When the Berlin Wall came down

On my way home from work on Nov. 9, I bought a German newspaper to remember my experiences as an East German teenager and to celebrate the fall of the Berlin Wall some two decades ago.

I read the records of contemporaries, of an East German border policeman who struggled to make the right decision, of curious Berliners who were pulled along in the current of events with hundreds of Trabi cars heading for the other side of the separated city. I read of a reporter’s fateful question and one of the most consequential and most glorious errors, or premature announcements, at a press conference ever: “As far as I know … yes, starting immediately … it is possible for them to go through the border.”

Many have asked me where I was on that evening, 20 years ago, and what I felt. For the longest time I couldn’t remember anything in particular, and then I recalled why. We thought it was a trick of the communist regime. We were waiting it out in our little village in Southeast Germany, dreading the tanks that were standing by.
But then, a week later, my dad packed us four kids in the Trabi car and we hit the concrete Autobahn for Berlin. Emotions well up with the memories — standing in front of a shopping mall in the first snow, blinded by the thousands of Christmas stars that seemed to fill the cold dark sky.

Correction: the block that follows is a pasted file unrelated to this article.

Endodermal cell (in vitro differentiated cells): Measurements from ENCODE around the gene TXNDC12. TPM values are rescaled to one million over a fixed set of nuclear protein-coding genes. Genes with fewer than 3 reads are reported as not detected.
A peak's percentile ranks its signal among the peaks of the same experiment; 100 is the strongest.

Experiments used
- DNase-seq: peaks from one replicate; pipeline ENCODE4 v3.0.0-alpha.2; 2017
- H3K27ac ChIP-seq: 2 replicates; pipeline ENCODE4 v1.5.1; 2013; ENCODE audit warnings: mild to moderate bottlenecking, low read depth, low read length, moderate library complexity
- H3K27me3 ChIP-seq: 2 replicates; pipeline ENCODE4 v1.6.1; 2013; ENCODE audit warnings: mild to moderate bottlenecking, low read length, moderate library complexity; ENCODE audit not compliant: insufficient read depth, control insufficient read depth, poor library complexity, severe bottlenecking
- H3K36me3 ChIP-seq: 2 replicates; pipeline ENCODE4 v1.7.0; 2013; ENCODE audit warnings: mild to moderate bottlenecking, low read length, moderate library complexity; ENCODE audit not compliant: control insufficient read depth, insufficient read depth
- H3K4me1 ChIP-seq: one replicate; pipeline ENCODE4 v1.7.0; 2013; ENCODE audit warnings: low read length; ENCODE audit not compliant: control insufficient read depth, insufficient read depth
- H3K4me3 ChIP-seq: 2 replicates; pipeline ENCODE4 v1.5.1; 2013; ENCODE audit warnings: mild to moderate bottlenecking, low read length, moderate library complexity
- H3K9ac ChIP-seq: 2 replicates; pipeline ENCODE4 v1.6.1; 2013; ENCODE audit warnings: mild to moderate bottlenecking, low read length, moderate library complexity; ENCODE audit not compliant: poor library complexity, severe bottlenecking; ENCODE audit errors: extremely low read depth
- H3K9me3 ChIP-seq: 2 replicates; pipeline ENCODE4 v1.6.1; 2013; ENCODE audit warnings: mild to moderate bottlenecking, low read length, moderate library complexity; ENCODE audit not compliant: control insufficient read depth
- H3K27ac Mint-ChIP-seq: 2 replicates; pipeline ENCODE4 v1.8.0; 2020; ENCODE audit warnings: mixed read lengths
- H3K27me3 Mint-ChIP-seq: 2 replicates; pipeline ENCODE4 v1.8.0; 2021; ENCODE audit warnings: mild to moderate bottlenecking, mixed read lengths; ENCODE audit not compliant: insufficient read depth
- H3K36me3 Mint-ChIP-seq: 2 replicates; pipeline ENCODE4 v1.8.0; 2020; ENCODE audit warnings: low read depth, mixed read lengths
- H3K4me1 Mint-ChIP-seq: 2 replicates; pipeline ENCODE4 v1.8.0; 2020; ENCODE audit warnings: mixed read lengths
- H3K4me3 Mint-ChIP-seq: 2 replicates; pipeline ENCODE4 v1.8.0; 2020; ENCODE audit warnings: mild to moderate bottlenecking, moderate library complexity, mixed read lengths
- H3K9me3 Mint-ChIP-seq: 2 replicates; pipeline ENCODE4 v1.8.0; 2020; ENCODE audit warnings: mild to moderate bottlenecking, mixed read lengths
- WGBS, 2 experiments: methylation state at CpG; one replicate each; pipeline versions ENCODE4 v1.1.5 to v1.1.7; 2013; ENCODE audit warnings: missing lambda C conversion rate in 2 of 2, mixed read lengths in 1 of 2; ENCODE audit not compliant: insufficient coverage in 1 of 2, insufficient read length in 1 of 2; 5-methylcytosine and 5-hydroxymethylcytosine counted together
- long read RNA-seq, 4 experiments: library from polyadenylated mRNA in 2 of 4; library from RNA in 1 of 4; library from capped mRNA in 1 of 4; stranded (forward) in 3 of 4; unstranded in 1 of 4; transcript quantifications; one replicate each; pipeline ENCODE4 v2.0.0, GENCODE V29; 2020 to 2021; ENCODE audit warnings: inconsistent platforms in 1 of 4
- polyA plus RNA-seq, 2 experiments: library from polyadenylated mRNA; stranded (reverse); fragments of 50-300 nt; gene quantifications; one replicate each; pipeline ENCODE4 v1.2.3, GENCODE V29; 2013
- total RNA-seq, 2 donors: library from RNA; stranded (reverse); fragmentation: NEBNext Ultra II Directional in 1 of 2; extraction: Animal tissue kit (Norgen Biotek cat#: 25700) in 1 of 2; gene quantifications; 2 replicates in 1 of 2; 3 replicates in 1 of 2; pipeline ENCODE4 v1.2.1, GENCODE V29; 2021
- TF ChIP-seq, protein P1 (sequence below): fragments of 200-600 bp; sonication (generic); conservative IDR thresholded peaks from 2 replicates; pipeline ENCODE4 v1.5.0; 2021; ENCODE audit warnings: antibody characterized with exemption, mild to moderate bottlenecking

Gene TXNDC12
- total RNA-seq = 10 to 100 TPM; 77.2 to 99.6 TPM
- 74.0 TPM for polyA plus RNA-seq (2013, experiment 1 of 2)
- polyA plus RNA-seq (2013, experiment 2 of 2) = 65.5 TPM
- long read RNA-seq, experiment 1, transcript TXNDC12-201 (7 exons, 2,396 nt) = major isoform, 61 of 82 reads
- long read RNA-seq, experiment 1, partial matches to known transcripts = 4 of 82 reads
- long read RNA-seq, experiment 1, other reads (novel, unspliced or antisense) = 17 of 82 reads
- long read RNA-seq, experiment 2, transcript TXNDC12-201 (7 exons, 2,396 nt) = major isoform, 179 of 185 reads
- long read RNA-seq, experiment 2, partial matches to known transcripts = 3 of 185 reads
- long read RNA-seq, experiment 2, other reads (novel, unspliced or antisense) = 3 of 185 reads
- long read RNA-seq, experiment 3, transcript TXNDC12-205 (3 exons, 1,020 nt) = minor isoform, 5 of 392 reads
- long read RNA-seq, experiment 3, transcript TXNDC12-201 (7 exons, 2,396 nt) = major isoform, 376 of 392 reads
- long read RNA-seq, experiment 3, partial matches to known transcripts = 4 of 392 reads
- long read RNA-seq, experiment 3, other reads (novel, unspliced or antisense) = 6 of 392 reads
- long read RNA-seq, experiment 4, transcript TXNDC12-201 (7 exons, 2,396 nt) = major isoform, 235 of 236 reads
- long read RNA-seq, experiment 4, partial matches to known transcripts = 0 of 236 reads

I remember thinking, “So it is true, after all.” Not long before that, I had stood in the kitchen with my dad and counted the years until I turned 18 so I could at least apply for a visa to check out if golden West Germany was just a fairy tale. Working in a factory in East Germany’s retarded textile industry was not exactly my dream, but about the only outlook. I had grown up learning that you better keep your dreams of the big wide world to yourself.

Now I was there. I wasn’t bitter about the years spent in the confinement of the Eastern Bloc. I wasn’t overwhelmed by the glittering of capitalism. I was just utterly pleased to find that even the faintest hope was rewarded with such wonderful reality. I remember us children with our fashionable East German plastic glasses standing at the counter that was supposed to present us with our “welcome money” from the West German government and had just closed down, and dad explaining what a long way we had come. We each walked out like Bill Gates with our DM100 bill. I also remember how some of us, under the wise investment counsel of dad, took our first real money and put it in the offering for orphans in Bethlehem at the church around the corner, with the exhilarating joy of being able to make a difference somewhere.

I remember how we stopped at a gas station on the way and I, thrilled by the splendid choice, made my first Western purchase — a deodorant. Not until weeks later when it was almost empty did I realize it was a gentleman’s fragrance. East Germany wasn’t very good at fragrances.

I remember how hot and tasty the hot chocolate in the plastic cup was that the Salvation Army was passing out to the strangers in the street.
What a Thanksgiving.

I just opened a bottle of Rottkäppchen sparkling wine that had been waiting for the
right moment, and I toasted to the god of history.